Adding a tasty parma ham and Cheddar cheese will definitely impress.
The top three things about the holiday season, from worst to first are as follows – friends and family, presents and cheeseboards.
After a heavy festive lunch, a tasty palate cleanser, accompanied with sweet and savoury biscuits and a selection of pâtés and fruits, among other toppings is exactly what the doctor ordered.
The first thing any party host should think about when preparing a cheeseboard, is getting the balance right.
Hosts should try and cover one each of the cheese types, featuring one soft, hard, blue, medium-soft, and goats cheese to ensure all palates are accounted for.
With that considered, here are our top cheeses for the festive season!
Soft cheeses can be distinguished by their creamy texture, and unwashed, floury rinds. They are high in fat so you might not want to binge heavily after one too many turkey helpings.
Normandy based cheeses dominate this type, with Brie, Camembert and Coulommiers all hailing from the region.
Brie is usually the safest bet. The creamy cheese is enveloped by a delicious white mould sprayed rind, that perfectly compliments the soft inside.
Fussy eaters can remove the rind and still enjoy a great cheese. Serve with apple slices and herby crackers.
Unsurprisingly enough, these cheeses are an in-between for soft and hard cheeses.
Medium-soft cheeses will have rinds, and be washed using a number of methods, including brine, beer wine or fruit juices to create particular fusions of flavours.
The washing process tends to help counteract the naturally bland (in comparison to hard cheeses) flavours.
The washing process also helps keep the rind moist, which can make the cheese more appealing to those turned off by the outer texture of a Brie.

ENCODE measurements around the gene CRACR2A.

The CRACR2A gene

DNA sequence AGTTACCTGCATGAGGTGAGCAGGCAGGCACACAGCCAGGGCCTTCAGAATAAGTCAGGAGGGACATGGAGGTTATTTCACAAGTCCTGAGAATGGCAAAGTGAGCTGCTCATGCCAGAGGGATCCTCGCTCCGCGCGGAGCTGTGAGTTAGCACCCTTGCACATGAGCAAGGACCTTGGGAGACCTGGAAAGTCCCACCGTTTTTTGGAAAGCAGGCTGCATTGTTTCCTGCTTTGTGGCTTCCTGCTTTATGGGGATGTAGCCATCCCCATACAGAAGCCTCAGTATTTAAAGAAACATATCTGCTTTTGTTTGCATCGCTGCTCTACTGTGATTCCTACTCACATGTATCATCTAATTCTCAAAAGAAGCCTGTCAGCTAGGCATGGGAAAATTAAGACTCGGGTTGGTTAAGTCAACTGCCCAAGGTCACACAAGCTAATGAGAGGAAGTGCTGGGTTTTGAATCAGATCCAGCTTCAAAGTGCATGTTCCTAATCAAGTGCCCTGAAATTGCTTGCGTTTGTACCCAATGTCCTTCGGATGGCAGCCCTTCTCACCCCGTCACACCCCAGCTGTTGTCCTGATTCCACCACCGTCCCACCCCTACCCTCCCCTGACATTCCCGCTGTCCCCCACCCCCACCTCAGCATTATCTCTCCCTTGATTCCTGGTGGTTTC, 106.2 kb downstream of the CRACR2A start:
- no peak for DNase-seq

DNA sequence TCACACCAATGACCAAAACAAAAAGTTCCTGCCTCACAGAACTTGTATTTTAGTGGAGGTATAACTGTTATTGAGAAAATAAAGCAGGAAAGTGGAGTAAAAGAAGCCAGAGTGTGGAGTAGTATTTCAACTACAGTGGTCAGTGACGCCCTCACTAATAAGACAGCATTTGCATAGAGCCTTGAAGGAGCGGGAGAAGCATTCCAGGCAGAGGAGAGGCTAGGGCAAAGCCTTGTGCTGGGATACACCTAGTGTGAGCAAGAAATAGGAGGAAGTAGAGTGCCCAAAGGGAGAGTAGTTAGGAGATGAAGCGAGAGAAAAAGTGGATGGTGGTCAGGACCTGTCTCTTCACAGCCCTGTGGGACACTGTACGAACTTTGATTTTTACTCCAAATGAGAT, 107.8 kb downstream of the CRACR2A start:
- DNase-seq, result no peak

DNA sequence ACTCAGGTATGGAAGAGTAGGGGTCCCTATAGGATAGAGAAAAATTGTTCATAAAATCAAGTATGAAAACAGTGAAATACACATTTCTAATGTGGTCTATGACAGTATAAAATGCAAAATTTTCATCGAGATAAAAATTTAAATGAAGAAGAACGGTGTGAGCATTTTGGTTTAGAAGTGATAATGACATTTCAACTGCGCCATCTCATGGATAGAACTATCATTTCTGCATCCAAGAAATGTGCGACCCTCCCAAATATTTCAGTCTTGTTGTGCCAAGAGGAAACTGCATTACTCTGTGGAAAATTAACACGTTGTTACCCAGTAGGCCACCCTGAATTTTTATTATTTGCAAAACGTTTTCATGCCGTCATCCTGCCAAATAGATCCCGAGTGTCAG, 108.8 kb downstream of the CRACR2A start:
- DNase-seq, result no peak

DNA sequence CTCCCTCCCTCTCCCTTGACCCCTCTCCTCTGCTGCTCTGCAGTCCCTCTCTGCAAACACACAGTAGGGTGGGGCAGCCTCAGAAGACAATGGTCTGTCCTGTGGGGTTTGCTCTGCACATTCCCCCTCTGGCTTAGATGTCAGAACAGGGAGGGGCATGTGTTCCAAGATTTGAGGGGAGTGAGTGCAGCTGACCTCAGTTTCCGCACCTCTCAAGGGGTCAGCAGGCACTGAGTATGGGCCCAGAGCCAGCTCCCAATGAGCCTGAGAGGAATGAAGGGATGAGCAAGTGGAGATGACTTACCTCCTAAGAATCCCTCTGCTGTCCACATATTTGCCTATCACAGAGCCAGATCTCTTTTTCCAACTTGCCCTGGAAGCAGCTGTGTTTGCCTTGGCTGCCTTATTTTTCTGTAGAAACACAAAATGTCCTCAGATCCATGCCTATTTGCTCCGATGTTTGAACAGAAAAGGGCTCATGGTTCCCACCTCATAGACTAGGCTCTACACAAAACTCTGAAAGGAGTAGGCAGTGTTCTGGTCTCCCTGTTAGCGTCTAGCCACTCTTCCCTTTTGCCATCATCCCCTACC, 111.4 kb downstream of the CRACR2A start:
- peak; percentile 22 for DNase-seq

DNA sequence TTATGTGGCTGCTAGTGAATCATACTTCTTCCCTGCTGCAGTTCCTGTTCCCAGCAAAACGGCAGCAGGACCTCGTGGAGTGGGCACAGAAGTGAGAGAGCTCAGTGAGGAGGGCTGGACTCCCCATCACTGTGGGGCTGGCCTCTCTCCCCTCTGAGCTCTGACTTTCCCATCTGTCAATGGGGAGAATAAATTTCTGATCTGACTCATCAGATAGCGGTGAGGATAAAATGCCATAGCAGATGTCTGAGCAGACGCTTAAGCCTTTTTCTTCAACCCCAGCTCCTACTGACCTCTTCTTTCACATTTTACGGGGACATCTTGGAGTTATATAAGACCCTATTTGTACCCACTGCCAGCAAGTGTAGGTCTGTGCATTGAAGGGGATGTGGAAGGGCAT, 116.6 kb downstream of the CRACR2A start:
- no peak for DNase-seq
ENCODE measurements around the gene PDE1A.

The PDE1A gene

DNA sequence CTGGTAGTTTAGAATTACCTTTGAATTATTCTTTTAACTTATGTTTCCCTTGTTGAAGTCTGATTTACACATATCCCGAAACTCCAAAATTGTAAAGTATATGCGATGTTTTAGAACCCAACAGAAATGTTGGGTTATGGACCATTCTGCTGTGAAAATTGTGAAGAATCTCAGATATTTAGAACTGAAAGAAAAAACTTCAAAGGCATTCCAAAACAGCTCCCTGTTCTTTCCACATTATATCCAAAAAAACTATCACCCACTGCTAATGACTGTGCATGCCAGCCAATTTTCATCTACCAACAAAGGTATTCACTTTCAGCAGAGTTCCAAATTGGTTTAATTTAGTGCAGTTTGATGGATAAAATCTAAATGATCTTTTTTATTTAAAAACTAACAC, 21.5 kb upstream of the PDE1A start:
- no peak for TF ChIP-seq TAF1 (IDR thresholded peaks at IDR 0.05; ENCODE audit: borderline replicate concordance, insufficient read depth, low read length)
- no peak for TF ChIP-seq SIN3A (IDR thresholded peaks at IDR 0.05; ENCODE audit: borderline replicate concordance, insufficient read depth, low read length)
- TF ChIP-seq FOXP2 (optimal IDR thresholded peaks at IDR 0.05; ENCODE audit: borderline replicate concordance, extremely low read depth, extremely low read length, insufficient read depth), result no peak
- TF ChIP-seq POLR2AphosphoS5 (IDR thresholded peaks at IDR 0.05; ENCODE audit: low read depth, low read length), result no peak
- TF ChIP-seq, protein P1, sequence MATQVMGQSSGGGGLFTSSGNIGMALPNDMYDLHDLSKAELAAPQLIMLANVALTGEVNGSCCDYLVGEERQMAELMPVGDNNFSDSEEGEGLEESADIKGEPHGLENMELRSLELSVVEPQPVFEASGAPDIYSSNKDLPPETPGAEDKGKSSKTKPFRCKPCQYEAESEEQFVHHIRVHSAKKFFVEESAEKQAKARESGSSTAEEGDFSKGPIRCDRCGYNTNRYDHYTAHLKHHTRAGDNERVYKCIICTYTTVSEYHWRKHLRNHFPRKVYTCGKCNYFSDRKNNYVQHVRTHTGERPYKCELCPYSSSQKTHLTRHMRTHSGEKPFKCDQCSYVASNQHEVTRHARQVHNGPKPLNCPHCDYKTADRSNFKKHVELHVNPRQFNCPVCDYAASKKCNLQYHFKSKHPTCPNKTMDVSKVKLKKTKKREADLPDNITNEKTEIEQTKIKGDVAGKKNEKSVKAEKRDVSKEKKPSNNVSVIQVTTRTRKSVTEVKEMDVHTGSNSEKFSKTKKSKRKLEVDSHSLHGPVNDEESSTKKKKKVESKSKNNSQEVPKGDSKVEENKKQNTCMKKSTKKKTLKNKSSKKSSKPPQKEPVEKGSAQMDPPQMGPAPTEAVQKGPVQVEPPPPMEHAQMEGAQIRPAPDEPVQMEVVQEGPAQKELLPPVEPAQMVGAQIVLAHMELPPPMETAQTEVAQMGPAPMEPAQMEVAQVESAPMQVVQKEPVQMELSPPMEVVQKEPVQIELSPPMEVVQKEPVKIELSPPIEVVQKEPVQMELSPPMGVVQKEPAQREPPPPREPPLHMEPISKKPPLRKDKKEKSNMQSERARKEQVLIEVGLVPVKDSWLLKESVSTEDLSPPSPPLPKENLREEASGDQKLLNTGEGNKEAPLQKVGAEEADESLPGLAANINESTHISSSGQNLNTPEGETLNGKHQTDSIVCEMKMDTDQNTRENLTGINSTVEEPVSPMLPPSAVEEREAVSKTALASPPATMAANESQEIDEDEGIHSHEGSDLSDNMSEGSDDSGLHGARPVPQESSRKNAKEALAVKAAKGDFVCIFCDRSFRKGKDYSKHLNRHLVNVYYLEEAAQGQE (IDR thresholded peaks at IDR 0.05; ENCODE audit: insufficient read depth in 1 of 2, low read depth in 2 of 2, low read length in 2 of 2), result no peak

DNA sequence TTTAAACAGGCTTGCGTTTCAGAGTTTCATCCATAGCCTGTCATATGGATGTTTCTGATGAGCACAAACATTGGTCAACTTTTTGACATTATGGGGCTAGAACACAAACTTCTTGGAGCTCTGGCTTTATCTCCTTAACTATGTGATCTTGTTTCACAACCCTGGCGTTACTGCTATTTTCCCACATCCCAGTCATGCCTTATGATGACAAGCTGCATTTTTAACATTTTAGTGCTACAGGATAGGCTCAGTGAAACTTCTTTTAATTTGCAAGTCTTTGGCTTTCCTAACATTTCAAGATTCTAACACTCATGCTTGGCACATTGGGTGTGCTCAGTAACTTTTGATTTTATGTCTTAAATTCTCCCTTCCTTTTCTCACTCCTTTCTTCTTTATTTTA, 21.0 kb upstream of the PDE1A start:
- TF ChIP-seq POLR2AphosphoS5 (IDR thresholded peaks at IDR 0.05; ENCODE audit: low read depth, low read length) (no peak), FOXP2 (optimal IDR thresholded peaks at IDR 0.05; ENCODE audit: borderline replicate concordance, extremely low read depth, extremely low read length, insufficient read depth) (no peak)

Cheeses in this group include Durrus and Mileens from Ireland, and Livarot from Normandy.
Like soft, medium-soft cheeses work well with sweet fruits such as apples and grapes. Pear slices are also welcome.
Popular British hard cheeses include Cheddar (from Somerset), Red Leicester and Double Gloucester.
This type of cheese develops a sharper flavour as it is matured, with more vintage cheeses (matured for up to 2 years or more) being the sharpest.
These firm cheeses are also joined by other hard, but crumbly examples. These include Cheshire, Caerphilly and Wensleydale.
Although the ageing process is much reduced (typically between 4 and 8 weeks), crumbly cheeses tend to carry the stronger flavour.
This makes Cheddars and the like a safer option when entertaining guests, but given the amount of selection a cheeseboard offers, a crumbly cheese here is a great opportunity to showcase your cheese expertise.
A selection of olives, cured meats (Parma Ham is a favourite), pickled vegetables and dips make an exquisite accompaniment to Cheddar.
Less of an acquired taste, and more of an acquired idea, blue cheese can be hard to come to terms with thanks to their visible (and blue) mould.
However, the mould is harmless and is in fact, used to enrich the flavour of the cheese.
Penicillin mould is injected into the cheese, but is dormant until needles are inserted into the cheese to allow it to breathe.
The mould then penetrates the rest of the cheese through visible blue veins, bringing a strong flavour with it.
Britain offers Shropshire Blue and Dorset Blue Vinney and Stilton, the most popular British blue cheese and Britain’s claim for the finest blue in the world.
They are up against France’s Roquefort and Italy’s Gorgonzola.
Stilton will be the easiest to source from this ‘Best Of’ list. Stilton’s strong flavours pair well with sweet jams and chutneys.
Our guide to a festive cheeseboard should help you serve a tasty after dinner treat, whilst impressing your guests with your cheese savvy. Be sure to serve a selection of different biscuits and don’t be afraid to experiment with the combinations.
Olives and grapes tend to compliment one another impeccably. And adding a tasty parma ham and Cheddar cheese will definitely impress.